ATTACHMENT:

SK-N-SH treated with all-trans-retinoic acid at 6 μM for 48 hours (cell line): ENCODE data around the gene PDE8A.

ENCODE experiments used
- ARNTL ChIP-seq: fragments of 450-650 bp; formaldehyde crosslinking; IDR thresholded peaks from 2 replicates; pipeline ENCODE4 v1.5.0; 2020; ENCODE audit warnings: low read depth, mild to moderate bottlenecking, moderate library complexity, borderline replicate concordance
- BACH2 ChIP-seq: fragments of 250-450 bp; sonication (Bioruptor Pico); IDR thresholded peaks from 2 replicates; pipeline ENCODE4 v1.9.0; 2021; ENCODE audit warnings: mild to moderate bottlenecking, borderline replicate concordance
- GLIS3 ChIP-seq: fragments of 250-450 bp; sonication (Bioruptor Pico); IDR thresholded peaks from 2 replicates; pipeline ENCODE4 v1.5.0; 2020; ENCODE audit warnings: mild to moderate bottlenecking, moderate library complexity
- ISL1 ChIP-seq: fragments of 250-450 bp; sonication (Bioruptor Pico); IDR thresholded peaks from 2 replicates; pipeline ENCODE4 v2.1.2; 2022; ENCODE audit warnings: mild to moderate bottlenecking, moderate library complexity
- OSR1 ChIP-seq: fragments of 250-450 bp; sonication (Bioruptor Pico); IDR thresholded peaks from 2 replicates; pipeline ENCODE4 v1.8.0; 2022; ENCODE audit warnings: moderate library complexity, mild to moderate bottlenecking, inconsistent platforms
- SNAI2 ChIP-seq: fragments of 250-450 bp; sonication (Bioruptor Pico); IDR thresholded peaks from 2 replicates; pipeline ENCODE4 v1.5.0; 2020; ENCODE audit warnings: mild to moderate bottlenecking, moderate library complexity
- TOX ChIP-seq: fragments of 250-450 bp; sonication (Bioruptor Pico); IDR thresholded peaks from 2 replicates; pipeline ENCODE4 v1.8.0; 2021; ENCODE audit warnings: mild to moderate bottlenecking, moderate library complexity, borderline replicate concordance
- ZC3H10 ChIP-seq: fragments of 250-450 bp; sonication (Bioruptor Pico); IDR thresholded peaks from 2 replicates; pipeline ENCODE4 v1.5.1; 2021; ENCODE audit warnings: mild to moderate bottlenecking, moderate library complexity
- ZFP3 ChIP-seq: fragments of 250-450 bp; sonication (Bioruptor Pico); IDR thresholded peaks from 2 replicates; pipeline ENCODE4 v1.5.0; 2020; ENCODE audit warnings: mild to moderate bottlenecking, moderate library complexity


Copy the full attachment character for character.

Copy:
SK-N-SH treated with all-trans-retinoic acid at 6 μM for 48 hours (cell line): ENCODE data around the gene PDE8A.

ENCODE experiments used
- ARNTL ChIP-seq: fragments of 450-650 bp; formaldehyde crosslinking; IDR thresholded peaks from 2 replicates; pipeline ENCODE4 v1.5.0; 2020; ENCODE audit warnings: low read depth, mild to moderate bottlenecking, moderate library complexity, borderline replicate concordance
- BACH2 ChIP-seq: fragments of 250-450 bp; sonication (Bioruptor Pico); IDR thresholded peaks from 2 replicates; pipeline ENCODE4 v1.9.0; 2021; ENCODE audit warnings: mild to moderate bottlenecking, borderline replicate concordance
- GLIS3 ChIP-seq: fragments of 250-450 bp; sonication (Bioruptor Pico); IDR thresholded peaks from 2 replicates; pipeline ENCODE4 v1.5.0; 2020; ENCODE audit warnings: mild to moderate bottlenecking, moderate library complexity
- ISL1 ChIP-seq: fragments of 250-450 bp; sonication (Bioruptor Pico); IDR thresholded peaks from 2 replicates; pipeline ENCODE4 v2.1.2; 2022; ENCODE audit warnings: mild to moderate bottlenecking, moderate library complexity
- OSR1 ChIP-seq: fragments of 250-450 bp; sonication (Bioruptor Pico); IDR thresholded peaks from 2 replicates; pipeline ENCODE4 v1.8.0; 2022; ENCODE audit warnings: moderate library complexity, mild to moderate bottlenecking, inconsistent platforms
- SNAI2 ChIP-seq: fragments of 250-450 bp; sonication (Bioruptor Pico); IDR thresholded peaks from 2 replicates; pipeline ENCODE4 v1.5.0; 2020; ENCODE audit warnings: mild to moderate bottlenecking, moderate library complexity
- TOX ChIP-seq: fragments of 250-450 bp; sonication (Bioruptor Pico); IDR thresholded peaks from 2 replicates; pipeline ENCODE4 v1.8.0; 2021; ENCODE audit warnings: mild to moderate bottlenecking, moderate library complexity, borderline replicate concordance
- ZC3H10 ChIP-seq: fragments of 250-450 bp; sonication (Bioruptor Pico); IDR thresholded peaks from 2 replicates; pipeline ENCODE4 v1.5.1; 2021; ENCODE audit warnings: mild to moderate bottlenecking, moderate library complexity
- ZFP3 ChIP-seq: fragments of 250-450 bp; sonication (Bioruptor Pico); IDR thresholded peaks from 2 replicates; pipeline ENCODE4 v1.5.0; 2020; ENCODE audit warnings: mild to moderate bottlenecking, moderate library complexity